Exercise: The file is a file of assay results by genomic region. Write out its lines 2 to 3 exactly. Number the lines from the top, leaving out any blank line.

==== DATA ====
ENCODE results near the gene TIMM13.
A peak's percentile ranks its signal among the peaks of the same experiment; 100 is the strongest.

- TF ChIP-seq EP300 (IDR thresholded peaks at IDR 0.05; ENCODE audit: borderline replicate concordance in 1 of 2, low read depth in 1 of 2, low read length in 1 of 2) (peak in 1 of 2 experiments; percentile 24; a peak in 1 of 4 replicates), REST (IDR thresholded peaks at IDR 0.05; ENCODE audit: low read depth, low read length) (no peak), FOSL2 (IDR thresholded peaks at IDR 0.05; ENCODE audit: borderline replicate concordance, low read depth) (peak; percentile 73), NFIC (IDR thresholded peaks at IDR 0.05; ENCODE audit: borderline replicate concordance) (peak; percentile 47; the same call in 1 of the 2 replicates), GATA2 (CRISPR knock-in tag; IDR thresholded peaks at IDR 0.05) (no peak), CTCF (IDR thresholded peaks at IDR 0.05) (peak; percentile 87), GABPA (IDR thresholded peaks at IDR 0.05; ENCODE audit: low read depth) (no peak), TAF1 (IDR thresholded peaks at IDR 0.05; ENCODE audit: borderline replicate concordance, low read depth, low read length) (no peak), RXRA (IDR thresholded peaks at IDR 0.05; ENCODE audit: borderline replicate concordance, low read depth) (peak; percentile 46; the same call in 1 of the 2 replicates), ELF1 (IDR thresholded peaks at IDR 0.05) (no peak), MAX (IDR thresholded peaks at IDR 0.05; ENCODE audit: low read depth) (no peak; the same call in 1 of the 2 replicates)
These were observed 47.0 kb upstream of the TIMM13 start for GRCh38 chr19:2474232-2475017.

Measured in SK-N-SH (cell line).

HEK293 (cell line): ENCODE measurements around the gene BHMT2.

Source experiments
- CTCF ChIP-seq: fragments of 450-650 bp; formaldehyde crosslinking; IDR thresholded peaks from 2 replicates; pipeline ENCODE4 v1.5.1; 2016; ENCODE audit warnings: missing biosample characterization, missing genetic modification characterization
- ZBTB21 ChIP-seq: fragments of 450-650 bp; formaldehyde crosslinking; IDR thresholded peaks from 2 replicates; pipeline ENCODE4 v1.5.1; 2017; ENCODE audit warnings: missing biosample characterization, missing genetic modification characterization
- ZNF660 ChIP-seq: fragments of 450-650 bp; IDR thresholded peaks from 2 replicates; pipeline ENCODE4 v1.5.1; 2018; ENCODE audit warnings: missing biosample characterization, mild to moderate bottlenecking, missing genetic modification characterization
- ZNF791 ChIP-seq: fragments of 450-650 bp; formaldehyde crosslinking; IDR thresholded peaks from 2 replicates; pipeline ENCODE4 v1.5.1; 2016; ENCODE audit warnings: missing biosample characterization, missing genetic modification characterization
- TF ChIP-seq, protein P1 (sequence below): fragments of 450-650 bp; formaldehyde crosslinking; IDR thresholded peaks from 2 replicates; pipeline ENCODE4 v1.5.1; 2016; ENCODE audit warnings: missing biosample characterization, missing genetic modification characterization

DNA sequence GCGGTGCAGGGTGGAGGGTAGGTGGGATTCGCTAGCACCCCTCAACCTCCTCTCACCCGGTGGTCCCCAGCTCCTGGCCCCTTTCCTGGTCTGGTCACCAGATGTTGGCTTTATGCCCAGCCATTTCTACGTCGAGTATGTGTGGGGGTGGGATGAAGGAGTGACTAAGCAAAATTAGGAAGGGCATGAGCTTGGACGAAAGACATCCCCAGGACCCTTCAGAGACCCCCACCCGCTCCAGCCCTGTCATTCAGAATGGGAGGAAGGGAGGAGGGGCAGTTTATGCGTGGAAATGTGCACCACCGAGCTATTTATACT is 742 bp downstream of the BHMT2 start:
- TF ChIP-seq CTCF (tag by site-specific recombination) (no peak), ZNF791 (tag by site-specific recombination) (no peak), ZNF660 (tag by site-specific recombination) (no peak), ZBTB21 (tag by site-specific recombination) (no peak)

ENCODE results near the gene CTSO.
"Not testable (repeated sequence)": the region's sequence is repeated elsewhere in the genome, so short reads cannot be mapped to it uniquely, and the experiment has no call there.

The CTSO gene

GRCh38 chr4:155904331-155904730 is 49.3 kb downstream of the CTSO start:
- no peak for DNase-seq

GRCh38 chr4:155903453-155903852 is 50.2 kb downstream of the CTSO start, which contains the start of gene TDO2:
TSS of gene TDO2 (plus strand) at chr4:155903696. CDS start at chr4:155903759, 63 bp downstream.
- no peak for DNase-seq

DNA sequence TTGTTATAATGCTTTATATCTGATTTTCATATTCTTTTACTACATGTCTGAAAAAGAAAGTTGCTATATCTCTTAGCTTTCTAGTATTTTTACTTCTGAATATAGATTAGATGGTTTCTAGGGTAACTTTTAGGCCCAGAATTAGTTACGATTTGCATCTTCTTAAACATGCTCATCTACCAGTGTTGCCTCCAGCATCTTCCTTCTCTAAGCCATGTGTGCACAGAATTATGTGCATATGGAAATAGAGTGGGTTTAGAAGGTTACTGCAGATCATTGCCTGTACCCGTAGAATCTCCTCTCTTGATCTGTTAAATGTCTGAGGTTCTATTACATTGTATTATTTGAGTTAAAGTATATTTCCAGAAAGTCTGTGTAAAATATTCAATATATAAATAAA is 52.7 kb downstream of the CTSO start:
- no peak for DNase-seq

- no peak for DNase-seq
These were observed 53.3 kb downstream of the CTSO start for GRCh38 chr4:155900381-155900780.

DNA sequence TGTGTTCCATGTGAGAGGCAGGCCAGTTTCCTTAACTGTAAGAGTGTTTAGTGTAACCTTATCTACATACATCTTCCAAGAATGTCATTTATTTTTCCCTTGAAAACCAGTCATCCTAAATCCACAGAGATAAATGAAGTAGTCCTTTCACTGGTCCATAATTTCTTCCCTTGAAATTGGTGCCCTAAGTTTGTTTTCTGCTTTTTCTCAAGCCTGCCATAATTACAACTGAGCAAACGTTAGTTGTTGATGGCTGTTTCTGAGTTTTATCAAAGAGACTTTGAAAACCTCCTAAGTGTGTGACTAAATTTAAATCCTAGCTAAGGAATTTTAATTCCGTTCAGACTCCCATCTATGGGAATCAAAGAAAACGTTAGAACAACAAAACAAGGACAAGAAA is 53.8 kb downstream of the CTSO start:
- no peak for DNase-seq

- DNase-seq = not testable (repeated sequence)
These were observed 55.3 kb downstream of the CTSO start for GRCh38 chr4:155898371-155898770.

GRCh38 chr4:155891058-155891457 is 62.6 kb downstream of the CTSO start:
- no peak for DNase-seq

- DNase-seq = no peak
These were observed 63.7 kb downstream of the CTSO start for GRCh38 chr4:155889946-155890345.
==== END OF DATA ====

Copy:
A peak's percentile ranks its signal among the peaks of the same experiment; 100 is the strongest.

- TF ChIP-seq EP300 (IDR thresholded peaks at IDR 0.05; ENCODE audit: borderline replicate concordance in 1 of 2, low read depth in 1 of 2, low read length in 1 of 2) (peak in 1 of 2 experiments; percentile 24; a peak in 1 of 4 replicates), REST (IDR thresholded peaks at IDR 0.05; ENCODE audit: low read depth, low read length) (no peak), FOSL2 (IDR thresholded peaks at IDR 0.05; ENCODE audit: borderline replicate concordance, low read depth) (peak; percentile 73), NFIC (IDR thresholded peaks at IDR 0.05; ENCODE audit: borderline replicate concordance) (peak; percentile 47; the same call in 1 of the 2 replicates), GATA2 (CRISPR knock-in tag; IDR thresholded peaks at IDR 0.05) (no peak), CTCF (IDR thresholded peaks at IDR 0.05) (peak; percentile 87), GABPA (IDR thresholded peaks at IDR 0.05; ENCODE audit: low read depth) (no peak), TAF1 (IDR thresholded peaks at IDR 0.05; ENCODE audit: borderline replicate concordance, low read depth, low read length) (no peak), RXRA (IDR thresholded peaks at IDR 0.05; ENCODE audit: borderline replicate concordance, low read depth) (peak; percentile 46; the same call in 1 of the 2 replicates), ELF1 (IDR thresholded peaks at IDR 0.05) (no peak), MAX (IDR thresholded peaks at IDR 0.05; ENCODE audit: low read depth) (no peak; the same call in 1 of the 2 replicates)